The Biden administration plans to send Covid-19 vaccines in priority to Latin America over concerns that China is using access to jab supplies to convince countries to drop diplomatic recognition of Taiwan.

“Latin America will be one of the priorities,” a senior US official told the Financial Times about the 80m vaccines that Joe Biden has pledged to give other nations before the end of June.

The pledge comes as Honduras, one of only 15 nations that recognises Taipei over Beijing, said it might have to shift stance to get access to Chinese vaccine supplies. China claims that Taiwan is part of its territory.

Carlos Alberto Madero, Honduras’s chief cabinet co-ordinator, who is akin to a prime minister, said that while the country wanted to avoid breaking longstanding ties with Taipei, access to vaccines was “much more urgent than anything else”.

“This puts us in a very difficult situation,” Madero said. “The Honduran people start to see that China is helping its allies and we start to ask ourselves why ours are not helping us.”

The central American nation has been unable to buy adequate stocks of Covid-19 jabs and has suffered delays in deliveries on signed contracts. It has inoculated less than 1 per cent of its 9m people.

Madero said the situation could “definitely lead to changes in foreign policy”, in a reference to a possible switch of diplomatic recognition away from Taipei. He said Honduras had approached Washington for vaccines and had been promised help, but had yet to receive any.

The US official said the Biden administration would help Honduras and other countries, but did not provide a timeline.

“The bottom line is help is on the way and we will actually follow through, whereas the Chinese have often made promises but not followed through . . . We cannot blame other countries for accepting vaccines. They have a responsibility to vaccinate but nothing China gives is for free.”

Washington has intensified its diplomatic engagement with Paraguay after China offered to provide the nation with vaccines in exchange for dropping its diplomatic recognition of Taiwan.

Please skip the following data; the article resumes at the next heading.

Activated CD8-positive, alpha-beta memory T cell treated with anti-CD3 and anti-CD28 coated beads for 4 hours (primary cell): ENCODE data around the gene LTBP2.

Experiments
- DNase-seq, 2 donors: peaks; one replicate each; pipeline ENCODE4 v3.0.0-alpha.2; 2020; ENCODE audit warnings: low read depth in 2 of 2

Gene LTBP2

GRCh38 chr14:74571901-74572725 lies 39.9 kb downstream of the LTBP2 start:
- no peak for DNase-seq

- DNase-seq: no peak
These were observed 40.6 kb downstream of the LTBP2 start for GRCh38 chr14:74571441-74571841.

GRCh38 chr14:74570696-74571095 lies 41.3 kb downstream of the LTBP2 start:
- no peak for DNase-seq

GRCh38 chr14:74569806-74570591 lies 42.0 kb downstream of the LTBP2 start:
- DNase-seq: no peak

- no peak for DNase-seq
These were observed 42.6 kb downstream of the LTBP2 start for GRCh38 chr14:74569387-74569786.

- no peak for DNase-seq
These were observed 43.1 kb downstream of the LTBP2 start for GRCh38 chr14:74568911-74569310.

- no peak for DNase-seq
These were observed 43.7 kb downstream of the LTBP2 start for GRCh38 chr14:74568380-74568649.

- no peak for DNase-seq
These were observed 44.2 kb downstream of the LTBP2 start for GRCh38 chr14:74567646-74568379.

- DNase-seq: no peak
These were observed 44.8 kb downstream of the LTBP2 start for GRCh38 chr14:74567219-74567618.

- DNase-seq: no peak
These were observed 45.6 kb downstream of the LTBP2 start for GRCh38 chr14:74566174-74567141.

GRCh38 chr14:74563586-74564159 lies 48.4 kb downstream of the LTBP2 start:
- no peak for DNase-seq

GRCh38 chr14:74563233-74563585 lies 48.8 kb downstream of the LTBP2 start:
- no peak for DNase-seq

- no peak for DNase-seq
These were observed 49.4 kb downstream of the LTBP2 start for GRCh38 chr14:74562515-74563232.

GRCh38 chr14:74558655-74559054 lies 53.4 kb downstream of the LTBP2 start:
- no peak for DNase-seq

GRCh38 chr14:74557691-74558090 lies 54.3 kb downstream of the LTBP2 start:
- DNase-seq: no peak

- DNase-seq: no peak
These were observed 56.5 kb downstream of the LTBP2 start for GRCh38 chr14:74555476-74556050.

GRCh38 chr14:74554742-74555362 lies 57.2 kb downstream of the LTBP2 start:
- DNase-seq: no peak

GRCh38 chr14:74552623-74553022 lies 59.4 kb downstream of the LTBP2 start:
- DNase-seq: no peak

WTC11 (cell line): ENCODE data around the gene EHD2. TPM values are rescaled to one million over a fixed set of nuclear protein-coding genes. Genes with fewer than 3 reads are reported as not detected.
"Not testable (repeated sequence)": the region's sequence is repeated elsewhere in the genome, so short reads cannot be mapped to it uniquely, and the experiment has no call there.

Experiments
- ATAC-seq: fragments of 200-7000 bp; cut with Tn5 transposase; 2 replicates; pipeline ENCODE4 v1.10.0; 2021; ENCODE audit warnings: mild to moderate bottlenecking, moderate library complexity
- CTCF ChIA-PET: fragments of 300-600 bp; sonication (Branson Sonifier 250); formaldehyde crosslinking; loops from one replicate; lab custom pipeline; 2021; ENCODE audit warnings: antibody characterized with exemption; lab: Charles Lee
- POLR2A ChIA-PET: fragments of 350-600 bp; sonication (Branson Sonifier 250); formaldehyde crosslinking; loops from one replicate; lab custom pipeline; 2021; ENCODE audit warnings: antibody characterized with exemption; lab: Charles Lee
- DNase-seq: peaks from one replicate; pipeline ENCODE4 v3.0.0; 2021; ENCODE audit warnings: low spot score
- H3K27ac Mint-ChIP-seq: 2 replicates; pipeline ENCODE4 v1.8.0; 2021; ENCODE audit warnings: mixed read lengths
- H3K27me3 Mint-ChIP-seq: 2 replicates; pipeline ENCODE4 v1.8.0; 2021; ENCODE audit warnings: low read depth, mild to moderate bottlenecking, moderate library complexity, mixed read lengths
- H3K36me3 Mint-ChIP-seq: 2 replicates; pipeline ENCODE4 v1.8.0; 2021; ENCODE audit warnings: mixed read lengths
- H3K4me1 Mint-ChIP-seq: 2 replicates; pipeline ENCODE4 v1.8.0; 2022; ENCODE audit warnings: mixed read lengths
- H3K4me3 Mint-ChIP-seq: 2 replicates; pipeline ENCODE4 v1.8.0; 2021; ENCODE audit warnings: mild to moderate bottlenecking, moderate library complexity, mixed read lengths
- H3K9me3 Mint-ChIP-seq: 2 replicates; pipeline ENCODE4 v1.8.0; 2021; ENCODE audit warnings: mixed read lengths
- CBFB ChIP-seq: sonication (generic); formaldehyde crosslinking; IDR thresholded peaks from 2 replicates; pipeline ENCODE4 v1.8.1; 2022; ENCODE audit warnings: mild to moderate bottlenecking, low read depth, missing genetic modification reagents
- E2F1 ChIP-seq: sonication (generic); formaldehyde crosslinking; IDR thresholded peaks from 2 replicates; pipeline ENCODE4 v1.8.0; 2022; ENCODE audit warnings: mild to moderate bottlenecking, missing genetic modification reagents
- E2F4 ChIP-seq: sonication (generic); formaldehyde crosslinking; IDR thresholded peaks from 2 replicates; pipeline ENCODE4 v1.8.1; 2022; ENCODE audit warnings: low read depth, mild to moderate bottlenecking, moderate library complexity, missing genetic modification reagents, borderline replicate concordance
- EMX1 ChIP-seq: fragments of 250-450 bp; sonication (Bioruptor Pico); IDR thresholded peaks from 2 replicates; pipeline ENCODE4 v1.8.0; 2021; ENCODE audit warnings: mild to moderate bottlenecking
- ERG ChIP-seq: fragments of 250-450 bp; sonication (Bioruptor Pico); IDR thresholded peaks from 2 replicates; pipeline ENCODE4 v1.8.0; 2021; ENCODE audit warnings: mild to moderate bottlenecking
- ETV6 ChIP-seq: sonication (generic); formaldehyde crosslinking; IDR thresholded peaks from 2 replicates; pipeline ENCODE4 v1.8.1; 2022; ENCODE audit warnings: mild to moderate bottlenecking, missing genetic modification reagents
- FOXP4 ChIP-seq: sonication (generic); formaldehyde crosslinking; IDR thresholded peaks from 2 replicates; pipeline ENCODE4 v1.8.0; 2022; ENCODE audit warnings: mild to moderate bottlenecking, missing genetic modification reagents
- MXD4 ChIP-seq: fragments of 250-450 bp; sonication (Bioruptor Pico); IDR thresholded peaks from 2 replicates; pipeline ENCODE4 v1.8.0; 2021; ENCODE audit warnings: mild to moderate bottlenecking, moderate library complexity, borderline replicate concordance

Antony Blinken, US secretary of state, called the president of Paraguay, a move an American official said was aimed at providing public support for Taiwan’s allies.

On Wednesday, the state department said it was “deeply concerned” about the challenges faced by Honduras.

“Beijing . . . are exploiting [the pandemic] to coerce vulnerable nations,” Marco Rubio, the top Republican on the Senate intelligence committee, said. “The Biden administration is doing nothing about it.”

Rubio and Bob Menendez, Democratic chair of the Senate foreign relations committee, warned in a letter last week that rival nations would “continue efforts to use their less effective vaccines as leverage to coerce Latin America and Caribbean nations in support of a diplomatic agenda inimical to ours”.

Over the past five years, China has used its economic power to persuade a third of Taiwan’s allies, including Panama in 2017 and El Salvador and the Dominican Republic in 2018, to switch their diplomatic recognition.

The US, which has traditionally had strong influence in the region, has sought to discourage Taiwan’s Latin American allies from changing sides. When El Salvador cut ties with Taipei in 2018, Washington said it would re-evaluate its relationship with San Salvador.

Members of the “Quad” — a security and diplomatic grouping of the US, Japan, India and Australia — agreed in March to create a plan to provide developing countries with jabs to counter China’s vaccine diplomacy. But some legislators want the Biden team to increase its focus on America’s southern neighbours.

China has shipped more than half of the 144m doses of vaccines delivered to Latin America’s 10 most populous countries, according to FT analysis.

El Salvador’s access to Chinese vaccines has helped it inoculate 16 per cent of its population. Honduras, meanwhile, has failed to secure a supply contract with Chinese vaccines.

“We think that geopolitics plays a role with the vaccines,” Madero said. “Of course, you start to see that the countries which have more relations with China have more access to vaccines.”

Juan Orlando Hernández, president of Honduras, has raised the possibility of opening a trade office in China to try to improve relations.

Taiwan’s foreign ministry has accused China of “using vaccines to exchange political and diplomatic benefits for countries that are in urgent need”, which it described as “a shameful act”.

Taipei is also scrambling to secure vaccines for its own people amid its first big outbreak of Covid-19.

Additional reporting by Katrina Manson in Washington